“What is it, Diego?”

“You’ve been hiding in your bedroom since the U.S. Marines marched into Baghdad. Surely, you do not still think you’re next on Señor Bush’s axis of evil hit list, do you?”

“And why not? Ever since that endless Beach Boys summer over 41 years ago, the concert embargo has enslaved our little island paradise. For over 41 years they have denied us shows by Tracy Chapman, ZZ Top even Bastard Sons Of Johnny Cash so that they may douse the flames of our revolution. Now, Diego, I fear Señor Bush is merely positioning himself to toss that last bucket of sand onto the passionate fire that is Cuba and smother us all.”

“But I still don’t understand why you insist on hiding in your bedroom, Fidel. According to your favorite media outlet, the Fox News Channel, the yanqui president has his hands full and hasn’t even mentioned Cuba in weeks.”

“He hasn’t?”

“No, Fidel.”

“Then the rumors that I feared are true, Diego. Your benevolent despot has been reduced to the level of a second-rate dictator in the eyes of our capitalist oppressors. While I longed for the day when The Cramps or Bela Fleck & The Flecktones would come to our sun-kissed beaches and play in our own Verizon Amphitheatre, he has ignored us in favor of what? Iraq, Iran and North Korea.”

“You forgot Syria.”

“Syria! Yet another wound in your leader’s pride, Diego. I’m afraid that in the eyes of the world the American presidente has relegated me to the list of one hit wonders. Yet, unlike Starland Vocal Band, there will be no ‘afternoon delight’ for yours truly.”

“I’ve never seen you so depressed, Fidel. Perhaps that White Stripes CD that Oliver Stone left behind will cheer you up.”

Ah, yes, the Motor City’s first family of rock. When I hear that brother and sister duo play their own unique brand of garage grunge, my mind hearkens back to the ’60s and the wonderful sounds of The Rolling Stones and The Yardbirds.”

“Brother and sister? But the media claim that Meg is Jack Stripe’s ex-wife.”

“All the more reason to respect a man like Señor Stripe, Diego, for he knows how to keep his family close, and his enemies closer.”

“But, Fidel, I do not understand this obsession with bringing concerts to Cuba. For years I’ve heard you go on and on about the concert embargo, and how it prevents you from booking John Mayer or R.E.M. into our island’s nightclubs and sports arenas. Yet, we have fine musicians right here in Cuba. Musicians who play the music of our homeland.”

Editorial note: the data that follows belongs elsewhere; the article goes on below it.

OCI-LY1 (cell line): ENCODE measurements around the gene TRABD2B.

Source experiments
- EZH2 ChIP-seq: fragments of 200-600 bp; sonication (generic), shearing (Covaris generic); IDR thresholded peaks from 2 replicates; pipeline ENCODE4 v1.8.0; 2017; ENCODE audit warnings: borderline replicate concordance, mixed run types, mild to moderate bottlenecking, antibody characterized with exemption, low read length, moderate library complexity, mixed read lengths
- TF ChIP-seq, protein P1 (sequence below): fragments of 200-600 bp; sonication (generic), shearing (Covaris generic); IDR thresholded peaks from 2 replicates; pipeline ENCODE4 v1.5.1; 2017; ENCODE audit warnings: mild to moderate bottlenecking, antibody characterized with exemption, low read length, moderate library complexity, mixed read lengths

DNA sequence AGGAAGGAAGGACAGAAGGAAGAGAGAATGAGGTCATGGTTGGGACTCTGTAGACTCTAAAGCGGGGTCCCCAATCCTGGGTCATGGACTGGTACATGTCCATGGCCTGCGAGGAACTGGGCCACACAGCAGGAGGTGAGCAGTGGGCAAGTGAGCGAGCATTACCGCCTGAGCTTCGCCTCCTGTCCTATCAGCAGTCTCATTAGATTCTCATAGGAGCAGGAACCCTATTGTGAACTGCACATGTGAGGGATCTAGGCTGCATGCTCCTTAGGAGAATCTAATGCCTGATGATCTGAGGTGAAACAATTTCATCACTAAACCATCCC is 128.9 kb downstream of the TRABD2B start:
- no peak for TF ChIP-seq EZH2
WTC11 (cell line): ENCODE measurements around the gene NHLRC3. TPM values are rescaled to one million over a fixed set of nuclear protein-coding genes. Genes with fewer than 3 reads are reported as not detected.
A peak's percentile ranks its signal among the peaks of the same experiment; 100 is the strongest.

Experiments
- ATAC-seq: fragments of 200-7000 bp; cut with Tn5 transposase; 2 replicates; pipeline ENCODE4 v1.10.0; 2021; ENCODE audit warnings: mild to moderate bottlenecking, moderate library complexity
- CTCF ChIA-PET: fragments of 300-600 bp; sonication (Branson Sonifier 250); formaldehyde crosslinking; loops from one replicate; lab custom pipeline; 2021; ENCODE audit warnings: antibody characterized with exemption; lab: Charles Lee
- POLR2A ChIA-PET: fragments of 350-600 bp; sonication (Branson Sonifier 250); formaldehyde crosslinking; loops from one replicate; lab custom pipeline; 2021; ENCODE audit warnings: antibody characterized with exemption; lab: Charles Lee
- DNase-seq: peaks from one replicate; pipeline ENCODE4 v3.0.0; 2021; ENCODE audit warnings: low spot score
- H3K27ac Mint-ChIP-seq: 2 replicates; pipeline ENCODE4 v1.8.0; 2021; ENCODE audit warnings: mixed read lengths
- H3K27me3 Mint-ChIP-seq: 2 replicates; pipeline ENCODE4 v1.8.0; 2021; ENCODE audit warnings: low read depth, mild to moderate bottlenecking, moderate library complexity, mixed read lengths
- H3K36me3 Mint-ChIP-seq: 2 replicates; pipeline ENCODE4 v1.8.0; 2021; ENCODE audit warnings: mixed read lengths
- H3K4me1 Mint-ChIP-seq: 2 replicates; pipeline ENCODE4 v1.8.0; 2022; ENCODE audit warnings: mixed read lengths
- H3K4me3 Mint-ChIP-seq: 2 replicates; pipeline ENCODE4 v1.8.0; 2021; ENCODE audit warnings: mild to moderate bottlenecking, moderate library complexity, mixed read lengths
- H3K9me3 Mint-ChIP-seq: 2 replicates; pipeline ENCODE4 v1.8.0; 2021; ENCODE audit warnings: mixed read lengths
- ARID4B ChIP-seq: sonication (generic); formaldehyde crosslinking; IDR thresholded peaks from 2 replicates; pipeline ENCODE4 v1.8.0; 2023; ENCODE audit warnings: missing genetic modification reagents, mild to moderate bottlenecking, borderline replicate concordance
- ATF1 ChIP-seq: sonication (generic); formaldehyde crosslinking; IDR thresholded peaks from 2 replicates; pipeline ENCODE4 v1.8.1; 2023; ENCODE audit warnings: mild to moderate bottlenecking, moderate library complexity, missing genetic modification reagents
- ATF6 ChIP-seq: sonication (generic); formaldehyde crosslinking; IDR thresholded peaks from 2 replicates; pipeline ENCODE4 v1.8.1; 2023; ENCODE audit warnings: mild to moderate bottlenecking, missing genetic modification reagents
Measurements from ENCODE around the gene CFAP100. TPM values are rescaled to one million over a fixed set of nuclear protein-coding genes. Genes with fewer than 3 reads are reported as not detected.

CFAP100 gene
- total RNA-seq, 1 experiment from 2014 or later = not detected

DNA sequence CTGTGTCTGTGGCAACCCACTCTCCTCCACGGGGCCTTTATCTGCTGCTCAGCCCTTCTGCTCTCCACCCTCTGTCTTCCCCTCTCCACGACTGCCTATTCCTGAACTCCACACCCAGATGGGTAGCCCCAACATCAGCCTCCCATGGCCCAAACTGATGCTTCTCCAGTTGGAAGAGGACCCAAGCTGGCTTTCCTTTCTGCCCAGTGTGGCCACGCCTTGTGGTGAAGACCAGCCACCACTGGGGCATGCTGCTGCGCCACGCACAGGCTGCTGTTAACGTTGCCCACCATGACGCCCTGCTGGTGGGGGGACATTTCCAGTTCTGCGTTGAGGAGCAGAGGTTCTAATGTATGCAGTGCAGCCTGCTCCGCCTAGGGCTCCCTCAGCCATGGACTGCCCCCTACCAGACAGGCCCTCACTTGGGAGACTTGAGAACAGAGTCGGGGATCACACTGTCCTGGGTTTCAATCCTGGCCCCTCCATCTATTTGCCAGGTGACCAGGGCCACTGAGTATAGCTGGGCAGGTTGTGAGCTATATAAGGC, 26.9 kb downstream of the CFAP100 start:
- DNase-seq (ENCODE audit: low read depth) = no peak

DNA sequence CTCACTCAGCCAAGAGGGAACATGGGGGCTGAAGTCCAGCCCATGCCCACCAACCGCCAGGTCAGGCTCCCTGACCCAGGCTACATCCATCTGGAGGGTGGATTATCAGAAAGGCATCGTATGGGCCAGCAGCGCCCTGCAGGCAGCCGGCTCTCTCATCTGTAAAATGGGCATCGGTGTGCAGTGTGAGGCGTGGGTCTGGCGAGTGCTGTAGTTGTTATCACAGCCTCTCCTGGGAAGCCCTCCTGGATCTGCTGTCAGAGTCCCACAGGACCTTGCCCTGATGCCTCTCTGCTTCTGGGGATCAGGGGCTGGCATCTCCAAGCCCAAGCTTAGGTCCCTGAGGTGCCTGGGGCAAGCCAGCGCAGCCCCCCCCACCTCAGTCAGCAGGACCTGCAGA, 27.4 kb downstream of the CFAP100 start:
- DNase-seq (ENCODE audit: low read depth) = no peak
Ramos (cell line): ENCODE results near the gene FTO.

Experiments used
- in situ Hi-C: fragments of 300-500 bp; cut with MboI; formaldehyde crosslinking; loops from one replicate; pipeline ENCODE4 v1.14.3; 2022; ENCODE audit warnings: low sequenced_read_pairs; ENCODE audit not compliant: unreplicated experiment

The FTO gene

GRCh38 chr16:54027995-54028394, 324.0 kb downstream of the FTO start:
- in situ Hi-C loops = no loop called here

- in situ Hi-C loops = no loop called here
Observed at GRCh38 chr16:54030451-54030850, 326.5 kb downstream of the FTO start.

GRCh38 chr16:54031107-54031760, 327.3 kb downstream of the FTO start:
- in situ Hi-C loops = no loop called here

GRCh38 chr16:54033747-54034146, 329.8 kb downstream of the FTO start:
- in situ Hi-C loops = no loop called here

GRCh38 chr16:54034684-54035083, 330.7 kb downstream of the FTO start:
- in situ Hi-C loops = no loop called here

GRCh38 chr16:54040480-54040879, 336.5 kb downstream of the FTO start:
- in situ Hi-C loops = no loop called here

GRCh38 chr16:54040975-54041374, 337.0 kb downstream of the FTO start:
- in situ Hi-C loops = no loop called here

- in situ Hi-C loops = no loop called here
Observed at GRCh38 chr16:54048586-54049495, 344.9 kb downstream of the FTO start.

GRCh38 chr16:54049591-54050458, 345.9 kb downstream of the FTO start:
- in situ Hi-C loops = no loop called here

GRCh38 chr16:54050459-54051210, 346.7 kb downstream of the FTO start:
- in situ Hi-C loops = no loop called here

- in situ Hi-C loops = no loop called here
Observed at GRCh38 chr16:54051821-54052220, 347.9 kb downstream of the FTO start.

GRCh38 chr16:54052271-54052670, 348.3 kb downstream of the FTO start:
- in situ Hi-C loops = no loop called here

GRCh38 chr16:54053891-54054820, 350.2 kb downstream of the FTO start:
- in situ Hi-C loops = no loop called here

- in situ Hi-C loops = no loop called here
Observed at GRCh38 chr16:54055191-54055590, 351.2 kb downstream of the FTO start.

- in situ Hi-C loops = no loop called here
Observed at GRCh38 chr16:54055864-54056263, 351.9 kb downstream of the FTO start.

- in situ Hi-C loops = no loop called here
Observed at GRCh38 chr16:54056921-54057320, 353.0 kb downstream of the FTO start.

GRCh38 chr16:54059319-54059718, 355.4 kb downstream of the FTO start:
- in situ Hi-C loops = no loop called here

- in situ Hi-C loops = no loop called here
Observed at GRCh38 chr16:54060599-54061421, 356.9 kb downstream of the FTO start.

“Bah! Don’t talk to me of Cuban musicians, Diego. I’m up to my beard in Cubans. However, none of them touch my soul like Yanni tickles his keyboards. None of them ease my sufferings like the sweet harmonies of the Eagles. No, Diego, I’m afraid my time is past. I’d leave this island if I could, perhaps get a condo in Miami’s South Beach, or follow The Dead from city to city, but the people need the firm, oppressive hand of a leader such as myself to lead them to freedom.”

“Speaking of which, Fidel, the Cuban people are waiting for your weekly radio address. What should I tell them? Should I send the technicians home?”

“Wait, Diego. Tell me, can the technicians hook the microphone up to my JVC CD player?”

“I’m sure they can, Fidel.”

“Then tell them to bring their equipment into my bedroom and I’ll give our people the radio address of the century! I’ll play my Springsteen CDs while speaking about the pride of the workers. I’ll play my Pearl Jam CDs while I praise the revolution. I’ll play the latest by Beck and dedicate it to the people of Cuba. I shall be… DJ El Supremo!”

“As you wish, Fidel. I’ll tell the technicians to set up their equipment in your bedroom. But…”

“But what, Diego?”

“But in order to broadcast, won’t you have to come out from under your bed, Fidel?”

“One step at a time, Diego. One step at a time.”